It's a special joy to walk with students as they wrestle with how to relate to God. Sometimes questions come up in class discussion. Other times its a conversation with a student in my office. This semester I get to "look over their shoulders" by reading student reflections on their small group meetings. Students are responding eagerly to these meetings, where they meet to talk about their spiritual lives with one another, using A Spiritual Formation Workbook.
This week I tried praying 5 minutes a day. I'm embarrassed about how hard this was for me!
What is the point of fasting?
I'm so angry at God right now. How can I pray?
How can I know what God wants me to do with my life?
If God is good, why wouldn't he make it easier to communicate with him?
I'm realizing that one of the biggest barriers to prayer is the idea that we need to pray a certain way or with a certain attitude. We so easily lose sight of the invitation we have to come into God's presence just as we are. This week I encouraged one student to go for a hike in the woods and rant at God, telling him how angry he is. There's no way to get past the anger until it's expressed. I told another student that she doesn't need to swallow her disappointments so that she can come to God cheerfully. God wants us to voice those disappointments in his presence. I had the privilege of praying with another student for physical healing.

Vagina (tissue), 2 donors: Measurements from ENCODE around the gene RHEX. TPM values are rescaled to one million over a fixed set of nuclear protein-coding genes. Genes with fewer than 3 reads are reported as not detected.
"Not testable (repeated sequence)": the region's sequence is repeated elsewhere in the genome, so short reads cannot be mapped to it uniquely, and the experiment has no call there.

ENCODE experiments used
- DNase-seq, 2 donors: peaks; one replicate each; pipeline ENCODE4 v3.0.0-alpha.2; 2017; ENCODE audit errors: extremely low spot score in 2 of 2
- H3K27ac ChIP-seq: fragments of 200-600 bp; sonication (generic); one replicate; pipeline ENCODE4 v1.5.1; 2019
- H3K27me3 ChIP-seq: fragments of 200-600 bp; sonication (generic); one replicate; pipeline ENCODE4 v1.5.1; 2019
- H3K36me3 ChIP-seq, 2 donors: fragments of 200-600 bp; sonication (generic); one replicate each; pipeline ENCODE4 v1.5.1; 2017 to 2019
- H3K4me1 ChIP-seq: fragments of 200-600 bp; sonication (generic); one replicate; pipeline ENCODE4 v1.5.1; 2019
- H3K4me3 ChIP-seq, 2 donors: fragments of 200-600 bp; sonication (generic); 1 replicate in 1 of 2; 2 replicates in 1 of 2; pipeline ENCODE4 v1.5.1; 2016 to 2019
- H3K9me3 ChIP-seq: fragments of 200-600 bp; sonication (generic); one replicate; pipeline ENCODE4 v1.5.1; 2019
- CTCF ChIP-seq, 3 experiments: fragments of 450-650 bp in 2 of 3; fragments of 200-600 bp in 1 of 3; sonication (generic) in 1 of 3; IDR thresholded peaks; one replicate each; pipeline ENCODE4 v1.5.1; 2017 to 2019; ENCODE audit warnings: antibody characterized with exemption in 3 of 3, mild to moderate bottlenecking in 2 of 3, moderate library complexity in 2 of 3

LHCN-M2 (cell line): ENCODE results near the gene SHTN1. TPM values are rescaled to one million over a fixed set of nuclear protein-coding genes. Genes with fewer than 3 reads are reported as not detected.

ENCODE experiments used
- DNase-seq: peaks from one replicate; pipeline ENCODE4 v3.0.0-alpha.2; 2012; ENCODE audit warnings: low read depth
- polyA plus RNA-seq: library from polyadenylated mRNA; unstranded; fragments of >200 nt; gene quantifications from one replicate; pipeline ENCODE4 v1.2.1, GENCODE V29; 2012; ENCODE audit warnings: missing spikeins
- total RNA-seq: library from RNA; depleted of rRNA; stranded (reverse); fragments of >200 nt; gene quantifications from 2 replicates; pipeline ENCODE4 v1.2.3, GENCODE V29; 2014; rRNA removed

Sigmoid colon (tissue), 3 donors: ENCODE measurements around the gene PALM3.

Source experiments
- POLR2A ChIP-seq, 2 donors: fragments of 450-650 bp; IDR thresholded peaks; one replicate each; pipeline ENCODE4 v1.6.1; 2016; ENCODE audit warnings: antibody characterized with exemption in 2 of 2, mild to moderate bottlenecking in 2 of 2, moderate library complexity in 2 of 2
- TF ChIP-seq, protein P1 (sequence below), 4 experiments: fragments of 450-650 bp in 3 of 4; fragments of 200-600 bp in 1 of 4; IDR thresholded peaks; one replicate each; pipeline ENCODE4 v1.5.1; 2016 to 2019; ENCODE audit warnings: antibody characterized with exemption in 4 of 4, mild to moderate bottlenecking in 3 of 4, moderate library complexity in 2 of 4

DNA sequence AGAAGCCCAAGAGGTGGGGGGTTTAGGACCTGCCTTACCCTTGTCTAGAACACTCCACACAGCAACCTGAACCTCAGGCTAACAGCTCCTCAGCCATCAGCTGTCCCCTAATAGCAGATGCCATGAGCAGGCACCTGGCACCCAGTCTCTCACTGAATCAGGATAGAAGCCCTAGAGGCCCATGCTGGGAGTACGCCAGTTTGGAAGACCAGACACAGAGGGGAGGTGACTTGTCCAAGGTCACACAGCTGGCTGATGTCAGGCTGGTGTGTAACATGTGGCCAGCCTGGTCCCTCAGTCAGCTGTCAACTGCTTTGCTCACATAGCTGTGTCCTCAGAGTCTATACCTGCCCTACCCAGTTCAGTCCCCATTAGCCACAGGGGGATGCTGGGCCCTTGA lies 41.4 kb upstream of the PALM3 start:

The other major barrier to prayer is busyness. We don't pray because every moment is filled with sensory input of other kinds – music, headlines, newsfeeds, conversation, podcasts, Netflix, homework. We've lost the art of sitting in stillness. One student plans to try a social media fast. Another practiced sitting quietly for 5 minutes each day this week. Inspired by the story of Frank Laubach, others are intrigued by the idea of inviting God into every moment of their day. Is that even possible? And if so, what would be the benefit?
A third barrier is unfamiliarity. We can't expect to become spiritual giants overnight. Spiritual growth takes time, and spiritual disciplines take practice. I'm praying that God would reward each student's efforts to connect with him and would stir their hunger for more.
Friday, February 17, 2017
Adventures in Prayer . . . and the Barriers that Hold Us Back
Dr. Carmen Imes is the Associate Professor of Old Testament at Prairie College in Three Hills, Alberta, and serves the broader church through teaching, speaking, and writing. She earned a PhD in Biblical Theology (Old Testament) from Wheaton College under Dr. Daniel Block, an MA in Biblical Studies from Gordon-Conwell Theological Seminary (Charlotte), and a BA in Bible and Theology from Multnomah University. She and her husband, Danny, served as missionaries with SIM 15 years. They have three children: Ana, Emma, and Easton.